Women-Owned Businesses

Women-Owned Businesses

Women-Owned Businesses

Women-Owned Businesses


The authors of this study bring into perspective the woman entrepreneur and some of the unique problems she faces as the owner and operator of her own business. The book follows the entrepreneurial process from concept development through expansion, growth, and transitions to an established business. Among the topics covered are networking among woman entrepreneurs, business growth, financing, the role of trustees, and changing the direction of a business's operations. The appendix lists sources of advisory and financial assistance to the woman entrepreneur. The topics covered are the issues that any business faces, but the authors bring into perspective the woman entrepreneur and some of the unique problems she faces as the owner and operator of her business.


A record number of business start-ups have been seen in the past few years. In 1987 alone, there were 700,000 business start-ups. Businesses owned by women accounted for over 25 percent of that figure.

The phenomenon of women business owners has its roots in the women's movement. When women moved out of their kitchens, they moved into corporations. This century has seen the first woman partner of a law firm, the first woman Rotary member and the first woman vice-presidential candidate. Despite these advances, however, many women experienced the "glass ceiling," a barrier that stopped them from climbing to the tops of corporate ladders. As a result, women began forming their own companies.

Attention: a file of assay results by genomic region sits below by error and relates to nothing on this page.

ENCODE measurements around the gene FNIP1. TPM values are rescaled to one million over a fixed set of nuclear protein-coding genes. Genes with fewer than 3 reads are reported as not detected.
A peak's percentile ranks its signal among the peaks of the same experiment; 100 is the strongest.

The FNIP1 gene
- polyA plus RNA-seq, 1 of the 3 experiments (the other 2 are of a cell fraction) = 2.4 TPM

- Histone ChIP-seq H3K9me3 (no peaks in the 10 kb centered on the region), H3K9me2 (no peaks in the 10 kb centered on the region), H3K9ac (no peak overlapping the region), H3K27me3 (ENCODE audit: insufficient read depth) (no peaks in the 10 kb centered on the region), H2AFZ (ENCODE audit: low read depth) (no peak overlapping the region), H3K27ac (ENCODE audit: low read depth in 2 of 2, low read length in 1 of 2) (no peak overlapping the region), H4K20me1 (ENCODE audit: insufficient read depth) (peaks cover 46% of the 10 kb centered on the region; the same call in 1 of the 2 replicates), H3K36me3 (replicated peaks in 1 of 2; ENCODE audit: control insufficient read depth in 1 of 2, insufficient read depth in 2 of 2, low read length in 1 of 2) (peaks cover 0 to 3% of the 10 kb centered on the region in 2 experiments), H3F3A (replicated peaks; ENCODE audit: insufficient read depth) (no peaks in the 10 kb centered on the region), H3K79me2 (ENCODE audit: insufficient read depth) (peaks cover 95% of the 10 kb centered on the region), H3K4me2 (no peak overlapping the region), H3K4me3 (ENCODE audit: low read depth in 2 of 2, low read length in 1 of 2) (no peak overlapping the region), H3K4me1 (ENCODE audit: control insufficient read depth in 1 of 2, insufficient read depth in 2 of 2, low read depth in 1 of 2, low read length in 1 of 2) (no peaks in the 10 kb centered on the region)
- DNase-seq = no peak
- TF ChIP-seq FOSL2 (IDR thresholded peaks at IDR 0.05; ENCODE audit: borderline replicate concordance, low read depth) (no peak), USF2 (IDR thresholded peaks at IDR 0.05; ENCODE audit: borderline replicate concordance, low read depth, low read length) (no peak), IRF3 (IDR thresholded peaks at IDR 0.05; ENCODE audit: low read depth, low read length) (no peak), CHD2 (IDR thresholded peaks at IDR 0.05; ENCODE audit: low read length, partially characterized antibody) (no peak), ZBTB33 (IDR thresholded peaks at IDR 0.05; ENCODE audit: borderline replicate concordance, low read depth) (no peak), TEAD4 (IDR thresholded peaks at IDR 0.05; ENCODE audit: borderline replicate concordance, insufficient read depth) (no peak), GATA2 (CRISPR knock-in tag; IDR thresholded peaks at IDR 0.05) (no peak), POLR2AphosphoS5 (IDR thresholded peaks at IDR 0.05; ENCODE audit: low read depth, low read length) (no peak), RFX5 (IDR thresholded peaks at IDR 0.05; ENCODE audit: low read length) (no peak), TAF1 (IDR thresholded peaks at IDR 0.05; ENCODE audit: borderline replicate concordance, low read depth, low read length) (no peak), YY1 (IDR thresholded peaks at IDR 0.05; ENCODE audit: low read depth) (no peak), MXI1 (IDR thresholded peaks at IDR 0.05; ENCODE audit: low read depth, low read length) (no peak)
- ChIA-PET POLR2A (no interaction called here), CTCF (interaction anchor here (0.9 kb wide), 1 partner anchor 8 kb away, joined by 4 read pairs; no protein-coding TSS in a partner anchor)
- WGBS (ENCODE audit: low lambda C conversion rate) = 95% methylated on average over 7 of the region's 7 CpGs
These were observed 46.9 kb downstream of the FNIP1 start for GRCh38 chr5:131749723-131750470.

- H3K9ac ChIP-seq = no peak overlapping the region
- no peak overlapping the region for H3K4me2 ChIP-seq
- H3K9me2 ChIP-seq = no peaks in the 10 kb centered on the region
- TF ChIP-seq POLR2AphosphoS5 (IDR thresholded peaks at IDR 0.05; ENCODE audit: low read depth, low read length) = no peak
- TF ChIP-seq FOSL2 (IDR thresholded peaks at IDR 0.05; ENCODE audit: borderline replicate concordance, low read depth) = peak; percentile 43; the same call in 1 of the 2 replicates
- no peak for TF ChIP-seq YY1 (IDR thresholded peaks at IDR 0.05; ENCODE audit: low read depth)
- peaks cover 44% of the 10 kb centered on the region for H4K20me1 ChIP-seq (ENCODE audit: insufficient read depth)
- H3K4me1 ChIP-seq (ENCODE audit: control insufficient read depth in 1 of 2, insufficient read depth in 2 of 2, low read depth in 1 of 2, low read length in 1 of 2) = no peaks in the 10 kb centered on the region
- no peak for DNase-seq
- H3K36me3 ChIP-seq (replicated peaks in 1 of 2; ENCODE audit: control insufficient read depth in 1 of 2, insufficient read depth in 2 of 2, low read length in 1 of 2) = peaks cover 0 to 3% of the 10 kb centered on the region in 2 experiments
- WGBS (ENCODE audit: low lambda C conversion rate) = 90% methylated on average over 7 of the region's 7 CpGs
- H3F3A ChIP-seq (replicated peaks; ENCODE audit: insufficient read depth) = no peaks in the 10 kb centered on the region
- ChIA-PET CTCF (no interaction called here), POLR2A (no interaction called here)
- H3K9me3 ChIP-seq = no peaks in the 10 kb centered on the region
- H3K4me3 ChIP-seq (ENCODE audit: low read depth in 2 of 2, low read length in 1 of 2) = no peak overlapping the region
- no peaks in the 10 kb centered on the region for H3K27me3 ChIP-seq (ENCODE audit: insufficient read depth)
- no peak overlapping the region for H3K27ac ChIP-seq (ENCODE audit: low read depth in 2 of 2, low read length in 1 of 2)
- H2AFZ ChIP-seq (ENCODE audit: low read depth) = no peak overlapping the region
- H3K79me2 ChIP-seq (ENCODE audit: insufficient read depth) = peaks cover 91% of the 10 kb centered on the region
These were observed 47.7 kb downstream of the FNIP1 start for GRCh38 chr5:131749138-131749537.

As record numbers of women have started their own businesses, we are now in a position to ask some fascinating questions: Do women entrepreneurs differ from men? If so, how? Which new or different values do women bring to corporate culture? Do the goals of women entrepreneurs differ from men's? Do women have different problems? Which skills do women bring to entrepreneurship? Which limitations?

Women entrepreneurs have become the target of marketing efforts by government agencies; the subject of research by business schools and universities; and the focus of books, magazine articles, and television programs. Companies are designing special products for women business owners, differentiating them from business owners in general.

All of this attention is fine, but it does not detract one iota from the most basic of facts: as business owners, women face tough problems: Nobody makes sales for them. They have to market or manufacture their products or services. They must decide who to hire and who to fire. Nobody hands them money. And nobody holds their hands.

Experts and entrepreneurs alike agree that management skills are an integral factor in business success. The Dun & Bradstreet Business Failure Record for 1981 states: "In nine out of ten failures, the lack of managerial experience or aptitude was the underlying factor."

Most woman-owned businesses are less than five years old, thus still in that critical period when failure is most likely for all businesses. Woman-owned businesses average 7 percent growth per year; fully 90 percent are in the service sector. Which implications do these facts have for women business owners?

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